The Disappearance of Haruhi Suzumiya: The Goddess’ Belated Second Coming [part 2]

by eternal on January 3, 2011

Note: This is the second half of an article that wound up being too long for one post. You can read the first half here.

Picking up from where I left off, Kyon and Yuki’s nighttime stroll is one of my favourite scenes in The Disappearance of Haruhi Suzumiya, and it succeeds at doing something that most scenes can’t—building an atmosphere.

This is a terribly subjective statement, but I have to ask: isn’t the lighting beautiful? I don’t believe headlights work like this but I’m not complaining. Of course there’s the standard blinding lens flare effects that I adore (as a matter of fact, I’m subscribed to the lens_flare tag on Danbooru), but the real beauty is in the colour of the light as it hits the characters. It highlights the purple in Nagato’s hair and the orange-brown of her jacket. The white contrasts sharply with the almost unrealistically black background. Best of all, the effects are motivated by passing cars on the street so it happens intermittently with no set frequency. Such a brilliant way to add visual interest to the uninteresting event of two people walking down the street.

That said, it’s really the atmosphere of this scene that shines through for me, not the fact that it uses a unique lighting source. Look at some of these caps: low key, high contrast is the theme. You can feel Kyon squinting at the light from the cars and the convenience store window; the puffs of vapour in their breath make your room feel cold. The subtleties of their expressions are animated beautifully, and the camera follows Nagato long enough to hint at what she might be feeling. When she asks Kyon to come to her apartment, they’re framed in two different shots. I’m not big on reading symbolism into style, but you can feel the distance between them—the girl building up her courage to take a leap of faith, and the boy left in shock. Note the lack of eye contact too.

The scene ends an instant later with the passing of two cars, repeating the visual motif of uncomfortably bright light that recurs throughout.

It’s perfect. Often times I describe shows I like simply by saying that they create an unforgettable feeling. After all, what makes me claim that Makoto Shinkai’s films are better than other romance movies, or that Honey and Clover is better than other josei manga adaptations? It’s the atmosphere of a scene—or indeed an entire series—that creates these subjective memories, and atmosphere is built through a series of seemingly irrelevant stylistic techniques. The contrast in lighting, the focus on expression changes, and the lack of closeups in this scene culminate into an effect of complete immersion in which you can feel both the physical details of the world and the emotional state of the characters. The staff at KyoAni transformed an important conversation into a vivid experience that happens to contain a bit of key characterization.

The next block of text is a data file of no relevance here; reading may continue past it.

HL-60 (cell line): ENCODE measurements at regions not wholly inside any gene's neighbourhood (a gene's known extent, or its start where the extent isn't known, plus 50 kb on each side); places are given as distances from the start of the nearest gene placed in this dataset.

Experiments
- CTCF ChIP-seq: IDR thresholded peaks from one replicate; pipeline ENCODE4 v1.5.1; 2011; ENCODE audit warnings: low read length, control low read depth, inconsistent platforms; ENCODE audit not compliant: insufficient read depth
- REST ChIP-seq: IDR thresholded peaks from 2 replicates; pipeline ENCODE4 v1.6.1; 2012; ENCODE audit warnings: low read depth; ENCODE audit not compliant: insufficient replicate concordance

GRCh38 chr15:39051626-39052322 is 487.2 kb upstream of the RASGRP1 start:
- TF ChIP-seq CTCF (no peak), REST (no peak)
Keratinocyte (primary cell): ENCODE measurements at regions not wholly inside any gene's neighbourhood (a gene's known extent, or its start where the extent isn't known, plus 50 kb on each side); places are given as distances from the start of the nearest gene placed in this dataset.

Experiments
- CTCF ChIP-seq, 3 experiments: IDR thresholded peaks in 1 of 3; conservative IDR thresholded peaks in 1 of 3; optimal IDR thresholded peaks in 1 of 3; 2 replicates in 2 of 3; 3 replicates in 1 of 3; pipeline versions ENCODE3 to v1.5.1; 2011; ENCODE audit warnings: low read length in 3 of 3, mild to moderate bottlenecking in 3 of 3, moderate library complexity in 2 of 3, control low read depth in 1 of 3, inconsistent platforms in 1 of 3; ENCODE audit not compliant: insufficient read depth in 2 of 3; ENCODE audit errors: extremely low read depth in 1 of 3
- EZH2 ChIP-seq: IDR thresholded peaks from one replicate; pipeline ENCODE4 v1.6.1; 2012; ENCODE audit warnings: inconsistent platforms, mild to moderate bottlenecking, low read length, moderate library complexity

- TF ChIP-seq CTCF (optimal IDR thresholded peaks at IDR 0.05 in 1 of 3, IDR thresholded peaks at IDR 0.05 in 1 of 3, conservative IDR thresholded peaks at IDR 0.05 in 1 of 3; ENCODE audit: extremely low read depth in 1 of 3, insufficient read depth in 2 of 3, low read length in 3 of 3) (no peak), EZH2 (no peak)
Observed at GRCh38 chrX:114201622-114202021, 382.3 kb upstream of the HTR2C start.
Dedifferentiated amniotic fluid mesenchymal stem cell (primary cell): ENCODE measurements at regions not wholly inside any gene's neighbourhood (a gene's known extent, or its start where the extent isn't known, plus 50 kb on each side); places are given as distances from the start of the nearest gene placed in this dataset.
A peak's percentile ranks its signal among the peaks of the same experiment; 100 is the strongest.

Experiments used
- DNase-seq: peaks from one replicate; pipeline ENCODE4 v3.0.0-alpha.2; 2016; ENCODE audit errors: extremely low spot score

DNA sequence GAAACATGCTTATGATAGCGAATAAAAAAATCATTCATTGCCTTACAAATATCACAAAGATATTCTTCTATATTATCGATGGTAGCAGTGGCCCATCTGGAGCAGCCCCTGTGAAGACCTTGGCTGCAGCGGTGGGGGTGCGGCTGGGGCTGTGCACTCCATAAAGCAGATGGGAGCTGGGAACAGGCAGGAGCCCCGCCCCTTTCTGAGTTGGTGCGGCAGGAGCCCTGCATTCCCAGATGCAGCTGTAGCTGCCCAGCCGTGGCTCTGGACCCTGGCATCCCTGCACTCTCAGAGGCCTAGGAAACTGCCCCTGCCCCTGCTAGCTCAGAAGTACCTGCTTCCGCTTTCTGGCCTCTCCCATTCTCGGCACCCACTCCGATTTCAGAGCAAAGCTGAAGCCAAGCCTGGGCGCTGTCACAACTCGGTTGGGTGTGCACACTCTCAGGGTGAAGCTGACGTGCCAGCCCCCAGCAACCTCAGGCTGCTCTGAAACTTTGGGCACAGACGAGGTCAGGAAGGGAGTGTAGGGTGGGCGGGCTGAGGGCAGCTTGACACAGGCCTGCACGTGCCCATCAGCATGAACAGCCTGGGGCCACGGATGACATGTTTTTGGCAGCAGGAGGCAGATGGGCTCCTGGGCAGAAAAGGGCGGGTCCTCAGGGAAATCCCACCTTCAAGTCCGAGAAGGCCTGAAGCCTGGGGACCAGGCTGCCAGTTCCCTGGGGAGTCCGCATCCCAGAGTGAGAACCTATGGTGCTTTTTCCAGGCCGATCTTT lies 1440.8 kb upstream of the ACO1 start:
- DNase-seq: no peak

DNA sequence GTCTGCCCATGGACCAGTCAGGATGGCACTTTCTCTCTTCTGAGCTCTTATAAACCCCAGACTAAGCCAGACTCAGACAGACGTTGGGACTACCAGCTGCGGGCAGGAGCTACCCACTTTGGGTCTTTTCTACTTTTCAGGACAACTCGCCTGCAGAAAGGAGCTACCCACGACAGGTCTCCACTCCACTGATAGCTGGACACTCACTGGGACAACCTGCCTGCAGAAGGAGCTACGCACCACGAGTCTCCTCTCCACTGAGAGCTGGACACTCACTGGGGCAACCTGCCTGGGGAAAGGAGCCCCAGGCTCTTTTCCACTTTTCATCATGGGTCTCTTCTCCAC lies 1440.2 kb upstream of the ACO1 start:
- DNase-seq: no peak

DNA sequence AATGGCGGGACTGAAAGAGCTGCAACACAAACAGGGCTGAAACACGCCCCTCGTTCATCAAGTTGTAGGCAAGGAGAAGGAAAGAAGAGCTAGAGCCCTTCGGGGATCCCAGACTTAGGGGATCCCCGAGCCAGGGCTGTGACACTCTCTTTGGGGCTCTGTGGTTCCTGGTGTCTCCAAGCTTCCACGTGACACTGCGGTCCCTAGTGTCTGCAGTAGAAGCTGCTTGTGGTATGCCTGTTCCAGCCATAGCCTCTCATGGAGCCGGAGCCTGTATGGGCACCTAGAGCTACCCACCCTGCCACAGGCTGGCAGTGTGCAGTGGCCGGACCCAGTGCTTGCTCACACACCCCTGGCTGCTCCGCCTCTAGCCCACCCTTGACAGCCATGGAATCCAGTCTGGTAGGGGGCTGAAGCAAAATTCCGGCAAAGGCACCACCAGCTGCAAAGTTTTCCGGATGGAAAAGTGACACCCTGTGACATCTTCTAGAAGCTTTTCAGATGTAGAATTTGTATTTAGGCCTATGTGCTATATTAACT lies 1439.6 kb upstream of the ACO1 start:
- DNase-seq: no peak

(Additionally, if I recall correctly, the upcoming scene in Nagato’s apartment marks the introduction of Erik Satie’s Gymnopédies as her musical leitmotif. I don’t believe the staff had a specific reason for selecting this series of compositions to represent alt-universe Yuki but its sombre tone and slow tempo are reflective of her character, so much so that it’s possible to hear the piece without realizing that it wasn’t composed with the film in mind).

At last, this brings us to the prelude to the grand finale: Kyon’s denial of the alternate universe. It’s a key thematic point in the film and it’s brought up over the course of two important scenes: the moment he presses the button and the moment he confronts Nagato. The first scene lasts only a few seconds but it’s a profound few seconds. In essence, the scene aims to show the viewer that finding the way home is not the triumphant victory Kyon believes it to be. Among the clutter of words hears as he enters the surreal state of flux is the phrase “I won’t forgive you”, originally spoken by alt-universe Ryoko as she warns Kyon to never hurt Yuki (and what did he do by pressing the button?). The camera then cuts to the silhouette of a train rushing against a white backdrop with the words “I envy you” penetrating the noise—a clear reference to alt-universe Koizumi’s memorable line. Finally, the train passes and reveals Nagato’s chair (shown above), but it only remains on-screen for a split second. It vanishes instantly and lets its significance sink in.

In less than a minute, this scene reminds us what Kyon is leaving behind by hastily choosing to return to his world. It’s even more effective after seeing the trembling Yuki struggle to take back the symbolic club application form. Kyon avoids eye contact with her in that scene, as if winking at the viewer and reminding us that the conclusion couldn’t possibly occur with a full hour left to go.